I Don’t Have to Submit To this Kind of Treatment!

I was looking at an interesting product but had a question that wasn’t answered on the site. The vendor kindly provided a feedback form which I diligently completed. Then it got interesting.

There was no SUBMIT button.

Being the nice guy I am I phoned the company and told them that the button was missing. The CS rep said she would tell someone right away. That was October 10. This is today’s screen shot. Submit button still MIA.

Not sure they really want to hear from anyone!

Over Before It Begins!

As UX designers we’re  always talking about appropriate timing for feedback to users – letting them know when they have made an error or need to do something at a point in a process. But there are limits to how soon you should do that and the following real example has clearly reached it.  I just finished confirming the email address and then I got this alert (highlighted).



Perhaps a little patience is in order!

Who are you again???

I have an account with a software provider which requires a login. In the very frustrating process of trying to accommodate their desire to change login ID formats I wound up on this page.

I’m really not sure  why it would be more desirable for me to change my name (born with it) which they allow rather than my username (made it up) which they apparently don’t?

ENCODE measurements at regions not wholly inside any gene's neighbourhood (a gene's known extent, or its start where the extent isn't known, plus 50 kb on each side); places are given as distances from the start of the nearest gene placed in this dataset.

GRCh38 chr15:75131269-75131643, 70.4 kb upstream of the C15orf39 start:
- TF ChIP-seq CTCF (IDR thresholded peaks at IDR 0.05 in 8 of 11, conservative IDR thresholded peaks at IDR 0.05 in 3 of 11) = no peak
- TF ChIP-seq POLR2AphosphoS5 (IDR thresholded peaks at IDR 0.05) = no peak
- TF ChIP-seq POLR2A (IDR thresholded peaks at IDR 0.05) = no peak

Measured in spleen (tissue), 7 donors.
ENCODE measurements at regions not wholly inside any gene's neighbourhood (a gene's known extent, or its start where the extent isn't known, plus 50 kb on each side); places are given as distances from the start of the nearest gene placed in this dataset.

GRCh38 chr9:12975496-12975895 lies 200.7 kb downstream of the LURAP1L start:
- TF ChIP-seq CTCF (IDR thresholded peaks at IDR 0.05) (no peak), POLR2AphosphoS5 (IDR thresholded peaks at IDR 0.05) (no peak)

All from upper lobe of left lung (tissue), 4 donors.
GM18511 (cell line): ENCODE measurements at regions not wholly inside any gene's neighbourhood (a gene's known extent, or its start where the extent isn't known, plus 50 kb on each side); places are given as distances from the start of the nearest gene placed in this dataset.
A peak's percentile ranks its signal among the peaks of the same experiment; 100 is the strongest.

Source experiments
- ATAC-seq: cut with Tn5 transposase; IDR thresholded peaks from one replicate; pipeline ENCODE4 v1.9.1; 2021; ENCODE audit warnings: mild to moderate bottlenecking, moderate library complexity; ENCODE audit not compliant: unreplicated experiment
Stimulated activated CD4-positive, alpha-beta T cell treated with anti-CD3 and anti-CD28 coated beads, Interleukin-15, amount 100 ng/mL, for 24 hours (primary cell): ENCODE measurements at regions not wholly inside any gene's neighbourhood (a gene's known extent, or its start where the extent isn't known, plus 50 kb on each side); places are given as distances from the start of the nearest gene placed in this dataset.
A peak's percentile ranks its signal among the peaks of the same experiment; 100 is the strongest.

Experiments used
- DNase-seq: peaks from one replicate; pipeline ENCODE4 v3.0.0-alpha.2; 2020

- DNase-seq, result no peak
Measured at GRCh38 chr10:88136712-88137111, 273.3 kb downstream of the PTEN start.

I guess it was easier for their system – actually I don’t care if it is – dumb request!

Priceless…but it shouldn’t be

  The top navigation says Pricing which would lead a viewer to conclude that there was pricing information available on that page.

As logical as that may sound apparently the vendor doesn’t share that POV. There are product comparisons but no prices. Even when clicking the Sign Up there are no prices.

There are a couple of options here. Rename the Nav link to Product Comparison and make no promise about pricing OR provide prices.  Who orders things without knowing what they cost!!!!!


Over Under Sideways Down

That was the title of a cool Yardbirds song from the 60s. It applies well to this recent UX encounter.





I got to the bottom of this registration form only to encounter instructions which would have been much more useful at the top. I clicked on Outside US? and the form inserted a limited country list box (apparently Canada is “Non US” – I knew that) and slightly rearranged the order of the fields. That would have been a useful action right at the beginning …

Then  why keep required*  a secret until the very end. This isn’t a murder mystery novel. Play nice with your site visitors – let them know what they must do right at the beginning!


Fix WHAT????

I encountered this “helpful” message on a new client’s site.

Yes, there is a problem, the viewer didn’t select some required data.

How many is “some” corrections?

And,  it isn’t “some” data, it’s specific data; it’s not incorrect – it’s missing.

Since there are only two selection points on this page the viewer will most likely  figure it out.

BUT ….this vague error message is perpetuated throughout the form.

Why not create a more effective user experience by providing specific information starting at this point in the process!